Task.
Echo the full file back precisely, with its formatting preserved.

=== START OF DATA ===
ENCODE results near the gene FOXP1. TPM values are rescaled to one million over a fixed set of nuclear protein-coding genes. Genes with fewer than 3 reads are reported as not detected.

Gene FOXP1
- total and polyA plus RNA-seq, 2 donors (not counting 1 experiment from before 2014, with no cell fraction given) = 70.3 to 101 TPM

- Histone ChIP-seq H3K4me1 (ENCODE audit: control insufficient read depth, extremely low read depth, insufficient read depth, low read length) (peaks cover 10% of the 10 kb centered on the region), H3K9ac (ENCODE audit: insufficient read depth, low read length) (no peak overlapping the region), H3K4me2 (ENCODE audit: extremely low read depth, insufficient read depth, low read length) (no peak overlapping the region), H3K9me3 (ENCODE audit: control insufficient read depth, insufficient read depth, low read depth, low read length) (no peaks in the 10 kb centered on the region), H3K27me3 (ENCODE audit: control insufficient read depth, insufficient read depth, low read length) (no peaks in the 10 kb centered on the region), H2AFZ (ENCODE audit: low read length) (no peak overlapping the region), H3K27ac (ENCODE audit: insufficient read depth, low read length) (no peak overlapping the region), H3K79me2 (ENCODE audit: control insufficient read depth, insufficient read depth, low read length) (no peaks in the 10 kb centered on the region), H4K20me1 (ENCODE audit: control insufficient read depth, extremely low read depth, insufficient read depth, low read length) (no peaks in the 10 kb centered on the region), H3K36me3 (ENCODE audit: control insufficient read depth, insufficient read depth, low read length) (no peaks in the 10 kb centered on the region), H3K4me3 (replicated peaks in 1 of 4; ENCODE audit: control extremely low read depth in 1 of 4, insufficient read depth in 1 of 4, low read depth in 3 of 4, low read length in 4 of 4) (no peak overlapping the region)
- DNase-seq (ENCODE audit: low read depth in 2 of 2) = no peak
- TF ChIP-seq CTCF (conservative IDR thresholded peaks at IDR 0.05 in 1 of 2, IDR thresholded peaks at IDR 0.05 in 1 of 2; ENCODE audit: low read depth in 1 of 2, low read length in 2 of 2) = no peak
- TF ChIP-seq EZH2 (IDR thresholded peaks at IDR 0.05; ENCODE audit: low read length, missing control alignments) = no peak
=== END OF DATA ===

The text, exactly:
ENCODE results near the gene FOXP1. TPM values are rescaled to one million over a fixed set of nuclear protein-coding genes. Genes with fewer than 3 reads are reported as not detected.

Gene FOXP1
- total and polyA plus RNA-seq, 2 donors (not counting 1 experiment from before 2014, with no cell fraction given) = 70.3 to 101 TPM

- Histone ChIP-seq H3K4me1 (ENCODE audit: control insufficient read depth, extremely low read depth, insufficient read depth, low read length) (peaks cover 10% of the 10 kb centered on the region), H3K9ac (ENCODE audit: insufficient read depth, low read length) (no peak overlapping the region), H3K4me2 (ENCODE audit: extremely low read depth, insufficient read depth, low read length) (no peak overlapping the region), H3K9me3 (ENCODE audit: control insufficient read depth, insufficient read depth, low read depth, low read length) (no peaks in the 10 kb centered on the region), H3K27me3 (ENCODE audit: control insufficient read depth, insufficient read depth, low read length) (no peaks in the 10 kb centered on the region), H2AFZ (ENCODE audit: low read length) (no peak overlapping the region), H3K27ac (ENCODE audit: insufficient read depth, low read length) (no peak overlapping the region), H3K79me2 (ENCODE audit: control insufficient read depth, insufficient read depth, low read length) (no peaks in the 10 kb centered on the region), H4K20me1 (ENCODE audit: control insufficient read depth, extremely low read depth, insufficient read depth, low read length) (no peaks in the 10 kb centered on the region), H3K36me3 (ENCODE audit: control insufficient read depth, insufficient read depth, low read length) (no peaks in the 10 kb centered on the region), H3K4me3 (replicated peaks in 1 of 4; ENCODE audit: control extremely low read depth in 1 of 4, insufficient read depth in 1 of 4, low read depth in 3 of 4, low read length in 4 of 4) (no peak overlapping the region)
- DNase-seq (ENCODE audit: low read depth in 2 of 2) = no peak
- TF ChIP-seq CTCF (conservative IDR thresholded peaks at IDR 0.05 in 1 of 2, IDR thresholded peaks at IDR 0.05 in 1 of 2; ENCODE audit: low read depth in 1 of 2, low read length in 2 of 2) = no peak
- TF ChIP-seq EZH2 (IDR thresholded peaks at IDR 0.05; ENCODE audit: low read length, missing control alignments) = no peak